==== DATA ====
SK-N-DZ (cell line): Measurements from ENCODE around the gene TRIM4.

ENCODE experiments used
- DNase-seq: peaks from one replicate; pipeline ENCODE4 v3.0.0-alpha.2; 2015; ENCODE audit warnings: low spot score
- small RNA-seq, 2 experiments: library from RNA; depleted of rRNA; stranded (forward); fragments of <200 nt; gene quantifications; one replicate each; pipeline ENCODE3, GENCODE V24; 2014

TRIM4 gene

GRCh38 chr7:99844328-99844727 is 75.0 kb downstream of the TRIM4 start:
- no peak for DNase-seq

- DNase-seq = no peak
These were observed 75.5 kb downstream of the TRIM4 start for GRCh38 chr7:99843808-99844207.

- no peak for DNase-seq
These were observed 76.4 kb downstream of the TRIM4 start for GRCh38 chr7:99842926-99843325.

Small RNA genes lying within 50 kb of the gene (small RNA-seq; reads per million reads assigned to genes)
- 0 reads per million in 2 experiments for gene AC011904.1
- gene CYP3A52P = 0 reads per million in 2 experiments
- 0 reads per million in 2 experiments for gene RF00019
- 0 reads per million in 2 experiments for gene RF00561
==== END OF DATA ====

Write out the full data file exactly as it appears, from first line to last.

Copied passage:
SK-N-DZ (cell line): Measurements from ENCODE around the gene TRIM4.

ENCODE experiments used
- DNase-seq: peaks from one replicate; pipeline ENCODE4 v3.0.0-alpha.2; 2015; ENCODE audit warnings: low spot score
- small RNA-seq, 2 experiments: library from RNA; depleted of rRNA; stranded (forward); fragments of <200 nt; gene quantifications; one replicate each; pipeline ENCODE3, GENCODE V24; 2014

TRIM4 gene

GRCh38 chr7:99844328-99844727 is 75.0 kb downstream of the TRIM4 start:
- no peak for DNase-seq

- DNase-seq = no peak
These were observed 75.5 kb downstream of the TRIM4 start for GRCh38 chr7:99843808-99844207.

- no peak for DNase-seq
These were observed 76.4 kb downstream of the TRIM4 start for GRCh38 chr7:99842926-99843325.

Small RNA genes lying within 50 kb of the gene (small RNA-seq; reads per million reads assigned to genes)
- 0 reads per million in 2 experiments for gene AC011904.1
- gene CYP3A52P = 0 reads per million in 2 experiments
- 0 reads per million in 2 experiments for gene RF00019
- 0 reads per million in 2 experiments for gene RF00561